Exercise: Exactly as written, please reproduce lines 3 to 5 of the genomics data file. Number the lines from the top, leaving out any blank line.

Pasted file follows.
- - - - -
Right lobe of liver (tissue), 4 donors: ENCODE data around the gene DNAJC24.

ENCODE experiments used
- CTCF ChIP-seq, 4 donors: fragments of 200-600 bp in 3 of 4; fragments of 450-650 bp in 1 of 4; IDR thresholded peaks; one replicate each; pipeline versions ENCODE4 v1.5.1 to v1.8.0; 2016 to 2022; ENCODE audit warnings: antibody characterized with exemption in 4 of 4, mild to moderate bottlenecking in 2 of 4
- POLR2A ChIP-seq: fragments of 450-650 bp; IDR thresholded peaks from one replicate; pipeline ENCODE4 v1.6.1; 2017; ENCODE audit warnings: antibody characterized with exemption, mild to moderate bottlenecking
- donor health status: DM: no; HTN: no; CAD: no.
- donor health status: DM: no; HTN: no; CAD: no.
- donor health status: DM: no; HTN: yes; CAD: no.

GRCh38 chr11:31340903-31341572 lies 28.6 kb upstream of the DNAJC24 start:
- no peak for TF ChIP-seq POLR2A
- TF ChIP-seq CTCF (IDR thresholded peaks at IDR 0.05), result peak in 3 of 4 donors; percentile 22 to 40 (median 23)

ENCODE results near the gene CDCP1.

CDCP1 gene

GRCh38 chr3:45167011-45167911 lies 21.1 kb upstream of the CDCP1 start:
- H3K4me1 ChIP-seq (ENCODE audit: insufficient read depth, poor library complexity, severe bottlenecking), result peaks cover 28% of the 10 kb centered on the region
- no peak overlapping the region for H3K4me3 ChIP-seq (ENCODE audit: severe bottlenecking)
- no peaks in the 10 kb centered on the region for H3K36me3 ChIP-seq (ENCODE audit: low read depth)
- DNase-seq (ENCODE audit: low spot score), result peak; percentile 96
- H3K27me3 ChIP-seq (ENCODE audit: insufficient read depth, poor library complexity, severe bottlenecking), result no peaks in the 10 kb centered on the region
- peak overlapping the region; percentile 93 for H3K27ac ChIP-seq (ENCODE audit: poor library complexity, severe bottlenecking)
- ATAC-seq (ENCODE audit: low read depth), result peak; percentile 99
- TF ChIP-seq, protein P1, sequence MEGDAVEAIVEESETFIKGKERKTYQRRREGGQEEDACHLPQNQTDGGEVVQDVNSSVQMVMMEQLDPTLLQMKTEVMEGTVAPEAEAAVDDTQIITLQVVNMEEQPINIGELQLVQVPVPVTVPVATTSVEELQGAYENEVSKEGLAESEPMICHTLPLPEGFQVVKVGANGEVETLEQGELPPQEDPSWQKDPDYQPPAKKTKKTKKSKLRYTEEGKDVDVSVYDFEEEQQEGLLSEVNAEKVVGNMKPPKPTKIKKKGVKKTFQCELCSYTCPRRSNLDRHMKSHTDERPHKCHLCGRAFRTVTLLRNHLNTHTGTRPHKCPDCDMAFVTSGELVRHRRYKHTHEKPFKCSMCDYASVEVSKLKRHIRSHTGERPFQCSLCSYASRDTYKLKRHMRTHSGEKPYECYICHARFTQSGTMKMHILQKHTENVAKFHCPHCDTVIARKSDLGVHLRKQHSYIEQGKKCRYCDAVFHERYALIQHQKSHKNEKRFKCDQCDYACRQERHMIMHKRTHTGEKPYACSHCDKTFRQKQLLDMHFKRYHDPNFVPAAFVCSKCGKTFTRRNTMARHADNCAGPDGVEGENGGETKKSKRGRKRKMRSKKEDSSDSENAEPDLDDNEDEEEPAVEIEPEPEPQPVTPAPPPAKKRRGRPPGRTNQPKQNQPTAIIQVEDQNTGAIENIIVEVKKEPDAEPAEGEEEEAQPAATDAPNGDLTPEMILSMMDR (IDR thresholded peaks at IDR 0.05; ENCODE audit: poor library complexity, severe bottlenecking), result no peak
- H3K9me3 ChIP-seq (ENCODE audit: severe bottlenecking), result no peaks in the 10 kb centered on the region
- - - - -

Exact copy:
- CTCF ChIP-seq, 4 donors: fragments of 200-600 bp in 3 of 4; fragments of 450-650 bp in 1 of 4; IDR thresholded peaks; one replicate each; pipeline versions ENCODE4 v1.5.1 to v1.8.0; 2016 to 2022; ENCODE audit warnings: antibody characterized with exemption in 4 of 4, mild to moderate bottlenecking in 2 of 4
- POLR2A ChIP-seq: fragments of 450-650 bp; IDR thresholded peaks from one replicate; pipeline ENCODE4 v1.6.1; 2017; ENCODE audit warnings: antibody characterized with exemption, mild to moderate bottlenecking
- donor health status: DM: no; HTN: no; CAD: no.